30 Best Ways to Brainstorm Short Film Ideas
Short films are fun, quick to shoot and they can be useful in launching your career and sharpening your craft. You can grab a handful of friends or a few cast and crew members you have worked with in the past, take a weekend, and create a captivating short film to enter into short film festivals, share on social media, or morph into something greater.
We’ve compiled a list of 30 quick tips you can use to brainstorm short film ideas right now and get those creative juices flowing!
30 Ideas For Beginners To Brainstorm Short Film Stories
1. Use a Location You Have Access To
One of the first things you need to consider when brainstorming an idea for a film you want to write and produce is the budget. Use your budget as a form of inspiration instead of a limitation.
Renting space and/or driving all of your props and actors six hours out of town is going to drastically increase your budget and time.
Take the space you have access to- your home, your friend’s home, maybe you know someone with a doctor’s office you can borrow after hours. Find a space you can film in, then come up with ideas from there.
2. Check Instagram For Locations Near You
You can see the most photographed locations on Instagram near your location. Other people have found them visually intriguing. What can you do there? What could happen in that space? Checking Instagram for locations can save you time on location scouting, as well as, offer inspiration for a story.
3. Talk To A Child You Know
Children are creative people willing to have a conversation with you. Talk to your own child, or your friend’s child, and brainstorm ideas with them. Kids between the ages of seven and twelve are most likely to get excited about the project and will be able to follow a storyline with you.
4. Write a Sentence With Predictive Text
The internet is full of fun memes where you write two words and then let predictive text fill in the rest of the sentence. Do this for yourself, and use that as a starting point to generate short film ideas.
5. Put a Character In An Unusual Location For Them
Start by creating a character. Are they uppity? Put them in a grimy bar, or out alone in the desert. What are they doing there? They’re uncomfortable and trying to navigate foreign terrain. That gives you a big place to start with their story.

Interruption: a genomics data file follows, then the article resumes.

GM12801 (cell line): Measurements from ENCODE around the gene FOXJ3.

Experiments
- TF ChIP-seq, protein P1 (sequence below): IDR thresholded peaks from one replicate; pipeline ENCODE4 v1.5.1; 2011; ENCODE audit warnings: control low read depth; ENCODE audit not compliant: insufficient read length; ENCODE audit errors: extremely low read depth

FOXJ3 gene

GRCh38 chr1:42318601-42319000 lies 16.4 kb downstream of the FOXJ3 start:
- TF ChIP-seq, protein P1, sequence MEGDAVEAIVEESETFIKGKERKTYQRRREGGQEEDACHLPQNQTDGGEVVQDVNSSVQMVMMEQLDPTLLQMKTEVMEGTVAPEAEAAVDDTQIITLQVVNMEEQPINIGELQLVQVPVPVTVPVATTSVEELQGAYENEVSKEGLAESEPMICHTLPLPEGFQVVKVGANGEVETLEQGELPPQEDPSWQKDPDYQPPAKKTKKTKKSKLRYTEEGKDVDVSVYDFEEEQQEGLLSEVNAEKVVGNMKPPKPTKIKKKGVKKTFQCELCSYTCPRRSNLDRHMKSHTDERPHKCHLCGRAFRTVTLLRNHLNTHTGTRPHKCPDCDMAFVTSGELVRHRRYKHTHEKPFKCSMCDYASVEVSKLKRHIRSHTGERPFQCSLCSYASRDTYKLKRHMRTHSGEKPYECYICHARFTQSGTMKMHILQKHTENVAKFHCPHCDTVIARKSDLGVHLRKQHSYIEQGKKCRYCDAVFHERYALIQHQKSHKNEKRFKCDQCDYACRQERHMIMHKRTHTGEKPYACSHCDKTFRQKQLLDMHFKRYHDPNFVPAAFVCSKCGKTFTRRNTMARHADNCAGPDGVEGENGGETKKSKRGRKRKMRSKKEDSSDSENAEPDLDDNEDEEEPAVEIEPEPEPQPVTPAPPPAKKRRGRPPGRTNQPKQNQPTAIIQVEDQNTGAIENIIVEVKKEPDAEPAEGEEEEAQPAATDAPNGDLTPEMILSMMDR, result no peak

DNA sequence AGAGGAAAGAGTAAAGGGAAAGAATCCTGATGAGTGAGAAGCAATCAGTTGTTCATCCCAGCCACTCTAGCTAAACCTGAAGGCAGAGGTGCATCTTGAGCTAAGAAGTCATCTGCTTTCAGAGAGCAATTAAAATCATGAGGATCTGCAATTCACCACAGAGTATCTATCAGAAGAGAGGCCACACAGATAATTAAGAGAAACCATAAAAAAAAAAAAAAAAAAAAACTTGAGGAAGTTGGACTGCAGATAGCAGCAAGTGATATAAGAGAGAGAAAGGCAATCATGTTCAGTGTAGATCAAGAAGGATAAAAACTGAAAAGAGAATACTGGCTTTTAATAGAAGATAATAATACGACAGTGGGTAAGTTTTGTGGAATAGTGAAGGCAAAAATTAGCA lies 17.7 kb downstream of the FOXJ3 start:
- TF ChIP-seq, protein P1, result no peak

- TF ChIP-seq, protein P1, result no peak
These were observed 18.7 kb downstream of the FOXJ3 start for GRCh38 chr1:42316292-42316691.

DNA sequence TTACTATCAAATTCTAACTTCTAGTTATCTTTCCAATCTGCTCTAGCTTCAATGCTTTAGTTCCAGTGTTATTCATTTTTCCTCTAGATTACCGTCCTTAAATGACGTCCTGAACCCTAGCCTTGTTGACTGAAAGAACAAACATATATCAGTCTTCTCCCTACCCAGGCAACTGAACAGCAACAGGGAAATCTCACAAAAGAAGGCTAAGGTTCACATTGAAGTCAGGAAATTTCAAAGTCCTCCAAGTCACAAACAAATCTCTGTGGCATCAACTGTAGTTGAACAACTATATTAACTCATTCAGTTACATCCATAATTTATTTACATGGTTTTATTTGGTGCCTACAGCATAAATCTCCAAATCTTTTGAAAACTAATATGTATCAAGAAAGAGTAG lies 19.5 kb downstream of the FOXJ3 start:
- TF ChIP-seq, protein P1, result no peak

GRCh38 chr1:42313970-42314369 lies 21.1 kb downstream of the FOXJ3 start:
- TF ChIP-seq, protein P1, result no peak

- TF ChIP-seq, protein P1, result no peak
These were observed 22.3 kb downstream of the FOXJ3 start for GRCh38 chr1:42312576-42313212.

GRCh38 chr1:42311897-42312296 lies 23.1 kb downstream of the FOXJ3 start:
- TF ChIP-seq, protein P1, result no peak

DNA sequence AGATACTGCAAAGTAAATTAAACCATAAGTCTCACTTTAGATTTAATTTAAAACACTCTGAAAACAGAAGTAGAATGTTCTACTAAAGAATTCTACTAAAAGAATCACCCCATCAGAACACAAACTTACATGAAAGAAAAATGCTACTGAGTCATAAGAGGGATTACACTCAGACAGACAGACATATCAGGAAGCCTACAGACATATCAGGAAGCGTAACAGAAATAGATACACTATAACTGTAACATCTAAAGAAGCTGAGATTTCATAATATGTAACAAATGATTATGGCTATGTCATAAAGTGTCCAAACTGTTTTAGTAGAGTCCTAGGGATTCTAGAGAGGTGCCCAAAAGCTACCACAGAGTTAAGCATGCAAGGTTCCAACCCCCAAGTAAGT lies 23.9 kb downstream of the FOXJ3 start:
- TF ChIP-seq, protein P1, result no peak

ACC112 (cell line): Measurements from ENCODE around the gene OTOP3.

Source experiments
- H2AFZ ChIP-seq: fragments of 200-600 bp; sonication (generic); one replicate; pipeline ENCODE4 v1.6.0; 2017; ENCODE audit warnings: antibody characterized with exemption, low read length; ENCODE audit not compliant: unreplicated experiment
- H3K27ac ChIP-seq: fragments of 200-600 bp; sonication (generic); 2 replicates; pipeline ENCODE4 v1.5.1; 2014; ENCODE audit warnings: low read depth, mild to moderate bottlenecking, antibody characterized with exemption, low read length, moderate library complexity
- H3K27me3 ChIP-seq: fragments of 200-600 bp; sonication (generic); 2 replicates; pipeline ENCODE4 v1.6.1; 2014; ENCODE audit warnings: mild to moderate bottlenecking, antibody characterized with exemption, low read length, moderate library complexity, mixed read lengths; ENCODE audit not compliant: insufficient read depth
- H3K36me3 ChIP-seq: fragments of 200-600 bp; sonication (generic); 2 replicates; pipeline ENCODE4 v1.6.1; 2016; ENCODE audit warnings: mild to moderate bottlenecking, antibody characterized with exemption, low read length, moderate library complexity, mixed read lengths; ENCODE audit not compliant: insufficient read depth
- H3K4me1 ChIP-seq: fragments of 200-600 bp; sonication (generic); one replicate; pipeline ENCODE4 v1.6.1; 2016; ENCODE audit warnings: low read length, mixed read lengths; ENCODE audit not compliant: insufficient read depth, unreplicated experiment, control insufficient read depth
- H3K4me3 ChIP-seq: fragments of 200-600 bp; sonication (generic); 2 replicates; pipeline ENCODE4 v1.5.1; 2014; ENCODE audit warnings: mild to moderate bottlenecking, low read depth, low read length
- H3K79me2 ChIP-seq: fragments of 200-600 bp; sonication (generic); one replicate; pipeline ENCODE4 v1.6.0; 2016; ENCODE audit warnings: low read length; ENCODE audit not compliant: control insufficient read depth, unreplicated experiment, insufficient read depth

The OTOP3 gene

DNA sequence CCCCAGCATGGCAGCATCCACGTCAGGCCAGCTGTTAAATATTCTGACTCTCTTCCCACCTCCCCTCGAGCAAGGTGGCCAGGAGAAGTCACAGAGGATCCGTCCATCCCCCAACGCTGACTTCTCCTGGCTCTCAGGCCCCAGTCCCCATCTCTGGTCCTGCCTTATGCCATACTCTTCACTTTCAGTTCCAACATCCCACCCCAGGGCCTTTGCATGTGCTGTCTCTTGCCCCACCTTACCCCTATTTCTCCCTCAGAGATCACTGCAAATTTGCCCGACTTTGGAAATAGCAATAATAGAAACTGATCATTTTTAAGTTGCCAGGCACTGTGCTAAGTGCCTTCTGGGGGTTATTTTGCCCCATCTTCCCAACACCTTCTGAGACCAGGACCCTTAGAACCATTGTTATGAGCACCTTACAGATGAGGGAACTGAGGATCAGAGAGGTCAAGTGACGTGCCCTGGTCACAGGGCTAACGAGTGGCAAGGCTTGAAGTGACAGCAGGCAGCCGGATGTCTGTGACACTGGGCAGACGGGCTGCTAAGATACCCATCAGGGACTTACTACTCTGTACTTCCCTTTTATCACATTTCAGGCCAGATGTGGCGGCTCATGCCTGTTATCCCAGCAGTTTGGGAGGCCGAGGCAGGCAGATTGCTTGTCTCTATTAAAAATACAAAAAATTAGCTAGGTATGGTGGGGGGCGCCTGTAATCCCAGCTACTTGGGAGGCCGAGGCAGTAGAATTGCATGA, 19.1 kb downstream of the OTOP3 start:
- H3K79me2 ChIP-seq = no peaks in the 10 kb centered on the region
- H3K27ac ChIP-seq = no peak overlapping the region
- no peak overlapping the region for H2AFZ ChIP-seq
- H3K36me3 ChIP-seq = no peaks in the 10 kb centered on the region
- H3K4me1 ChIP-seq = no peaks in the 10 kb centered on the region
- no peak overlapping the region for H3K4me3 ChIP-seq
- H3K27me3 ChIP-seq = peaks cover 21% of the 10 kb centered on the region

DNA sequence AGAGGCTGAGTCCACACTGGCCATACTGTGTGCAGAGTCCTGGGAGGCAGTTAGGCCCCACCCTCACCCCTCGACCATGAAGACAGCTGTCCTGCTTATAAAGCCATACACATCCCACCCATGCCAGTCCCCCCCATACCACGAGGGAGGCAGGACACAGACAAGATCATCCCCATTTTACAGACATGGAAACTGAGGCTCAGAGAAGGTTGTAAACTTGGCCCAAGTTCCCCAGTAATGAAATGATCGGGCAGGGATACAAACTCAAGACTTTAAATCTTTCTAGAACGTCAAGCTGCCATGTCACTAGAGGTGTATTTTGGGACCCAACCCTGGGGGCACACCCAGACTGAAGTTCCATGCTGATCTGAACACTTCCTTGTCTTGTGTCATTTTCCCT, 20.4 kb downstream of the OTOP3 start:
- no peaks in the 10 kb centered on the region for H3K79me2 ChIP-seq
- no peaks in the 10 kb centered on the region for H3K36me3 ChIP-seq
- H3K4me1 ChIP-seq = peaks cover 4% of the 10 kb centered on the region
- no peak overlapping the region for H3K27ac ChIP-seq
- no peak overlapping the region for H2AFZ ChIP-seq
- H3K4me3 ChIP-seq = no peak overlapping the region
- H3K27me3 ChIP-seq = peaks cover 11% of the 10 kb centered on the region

6. An Amazing Ending
Start with an ending. This is a brainstorming strategy popular with many scriptwriters. Come up with an ending, then work your way back to figure out how your characters got to that point.
7. Take Something From Your Feature Script
Have you written some feature films? Pull a simple idea from a scene in one of your other scripts and turn it into a short piece on its own. You can either elaborate on a scene from your feature or you can write something new that would be complementary to your film and, perhaps, intriguing, to help you get funding for your feature.
8. Find a Prop At a Thrift Store
Thrift stores are full of strange things at cheap prices. Pick up one or two oddities and build a short script around it. Could the prop tell you something about your main character? Could it be the reason your characters are living an unusual day? Could it be haunted, come to life, or have an unusual backstory? Does it mean something special to your main character?
9. Sit in a Coffee Shop
Don’t be creepy, but observe people. Watching people in public is almost like a short film by itself. You don’t know any of their backstories, you just catch a five-minute glimpse into their life. You can make all kinds of inferences to make an intriguing story.
10. Start With A Flaw
Many writers begin their short film ideas with their main character. Characters need a flaw. They’re a great thing to build stories around. If your character is pretentious, how does this interfere with their everyday life? Does it make ordering coffee a nightmare for their barista?
11. Get On Pinterest
Build a mood board on Pinterest for the feel you want your story to have. Set a ten-minute timer and start writing out film ideas while your Pinterest board is on the screen.
12. Choose a Genre Element
Do you love horror stories? Are you a big fan of the werewolf? Take the obsession with the moon, or the werewolf’s very first change, and wrap your story around this.
13. Go To A Museum
Museums are full of interesting ideas artists have thrown around already. Grab a notepad, walk around, and see what inspires you. Stare at a painting and ask yourself what would be happening if this was a moving picture.
14. Play The Florida Man Game
There’s a relatively new social media game where you type “Florida Man” and your birthday into a search engine and see what comes up. There is plenty of wild inspiration to come from the recent doings of “Florida Man”, or even from the idea of Florida Man being a viral sensation in itself.
15. Watch Short Documentaries